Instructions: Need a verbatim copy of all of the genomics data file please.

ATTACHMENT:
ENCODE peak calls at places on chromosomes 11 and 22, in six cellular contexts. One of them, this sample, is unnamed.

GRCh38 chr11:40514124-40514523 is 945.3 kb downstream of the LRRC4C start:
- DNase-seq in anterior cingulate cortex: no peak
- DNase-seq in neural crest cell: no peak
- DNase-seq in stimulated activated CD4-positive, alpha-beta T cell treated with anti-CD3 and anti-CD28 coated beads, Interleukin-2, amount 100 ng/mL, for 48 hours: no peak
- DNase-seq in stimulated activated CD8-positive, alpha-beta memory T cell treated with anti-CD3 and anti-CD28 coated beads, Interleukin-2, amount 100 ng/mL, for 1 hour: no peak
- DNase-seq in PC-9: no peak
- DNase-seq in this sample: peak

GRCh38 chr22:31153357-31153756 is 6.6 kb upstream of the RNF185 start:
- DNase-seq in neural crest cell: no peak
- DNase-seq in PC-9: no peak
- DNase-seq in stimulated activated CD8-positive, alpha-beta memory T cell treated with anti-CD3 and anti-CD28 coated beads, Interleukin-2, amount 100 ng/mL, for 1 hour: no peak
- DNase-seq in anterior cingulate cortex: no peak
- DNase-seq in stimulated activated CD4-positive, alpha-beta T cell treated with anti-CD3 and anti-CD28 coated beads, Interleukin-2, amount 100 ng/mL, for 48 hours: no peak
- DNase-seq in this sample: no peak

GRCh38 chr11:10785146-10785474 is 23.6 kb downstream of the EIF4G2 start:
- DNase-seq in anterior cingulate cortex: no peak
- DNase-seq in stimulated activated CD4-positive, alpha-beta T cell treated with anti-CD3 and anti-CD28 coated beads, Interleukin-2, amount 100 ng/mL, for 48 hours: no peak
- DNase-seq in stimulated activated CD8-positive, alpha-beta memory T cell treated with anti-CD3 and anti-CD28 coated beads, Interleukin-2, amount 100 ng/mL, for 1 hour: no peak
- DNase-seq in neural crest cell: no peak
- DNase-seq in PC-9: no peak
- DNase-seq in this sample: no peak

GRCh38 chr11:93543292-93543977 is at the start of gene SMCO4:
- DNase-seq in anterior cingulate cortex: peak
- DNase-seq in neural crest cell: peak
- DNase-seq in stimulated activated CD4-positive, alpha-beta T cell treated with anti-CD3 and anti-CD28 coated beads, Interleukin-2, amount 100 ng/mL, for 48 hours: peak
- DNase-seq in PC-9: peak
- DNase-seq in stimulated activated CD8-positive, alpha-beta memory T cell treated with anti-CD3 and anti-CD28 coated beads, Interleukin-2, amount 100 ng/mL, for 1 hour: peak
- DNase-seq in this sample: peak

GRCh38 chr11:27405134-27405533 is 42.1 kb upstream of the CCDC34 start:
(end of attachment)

ENCODE peak calls at places on chromosomes 11 and 22, in six cellular contexts. One of them, this sample, is unnamed.

GRCh38 chr11:40514124-40514523 is 945.3 kb downstream of the LRRC4C start:
- DNase-seq in anterior cingulate cortex: no peak
- DNase-seq in neural crest cell: no peak
- DNase-seq in stimulated activated CD4-positive, alpha-beta T cell treated with anti-CD3 and anti-CD28 coated beads, Interleukin-2, amount 100 ng/mL, for 48 hours: no peak
- DNase-seq in stimulated activated CD8-positive, alpha-beta memory T cell treated with anti-CD3 and anti-CD28 coated beads, Interleukin-2, amount 100 ng/mL, for 1 hour: no peak
- DNase-seq in PC-9: no peak
- DNase-seq in this sample: peak

GRCh38 chr22:31153357-31153756 is 6.6 kb upstream of the RNF185 start:
- DNase-seq in neural crest cell: no peak
- DNase-seq in PC-9: no peak
- DNase-seq in stimulated activated CD8-positive, alpha-beta memory T cell treated with anti-CD3 and anti-CD28 coated beads, Interleukin-2, amount 100 ng/mL, for 1 hour: no peak
- DNase-seq in anterior cingulate cortex: no peak
- DNase-seq in stimulated activated CD4-positive, alpha-beta T cell treated with anti-CD3 and anti-CD28 coated beads, Interleukin-2, amount 100 ng/mL, for 48 hours: no peak
- DNase-seq in this sample: no peak

GRCh38 chr11:10785146-10785474 is 23.6 kb downstream of the EIF4G2 start:
- DNase-seq in anterior cingulate cortex: no peak
- DNase-seq in stimulated activated CD4-positive, alpha-beta T cell treated with anti-CD3 and anti-CD28 coated beads, Interleukin-2, amount 100 ng/mL, for 48 hours: no peak
- DNase-seq in stimulated activated CD8-positive, alpha-beta memory T cell treated with anti-CD3 and anti-CD28 coated beads, Interleukin-2, amount 100 ng/mL, for 1 hour: no peak
- DNase-seq in neural crest cell: no peak
- DNase-seq in PC-9: no peak
- DNase-seq in this sample: no peak

GRCh38 chr11:93543292-93543977 is at the start of gene SMCO4:
- DNase-seq in anterior cingulate cortex: peak
- DNase-seq in neural crest cell: peak
- DNase-seq in stimulated activated CD4-positive, alpha-beta T cell treated with anti-CD3 and anti-CD28 coated beads, Interleukin-2, amount 100 ng/mL, for 48 hours: peak
- DNase-seq in PC-9: peak
- DNase-seq in stimulated activated CD8-positive, alpha-beta memory T cell treated with anti-CD3 and anti-CD28 coated beads, Interleukin-2, amount 100 ng/mL, for 1 hour: peak
- DNase-seq in this sample: peak

GRCh38 chr11:27405134-27405533 is 42.1 kb upstream of the CCDC34 start: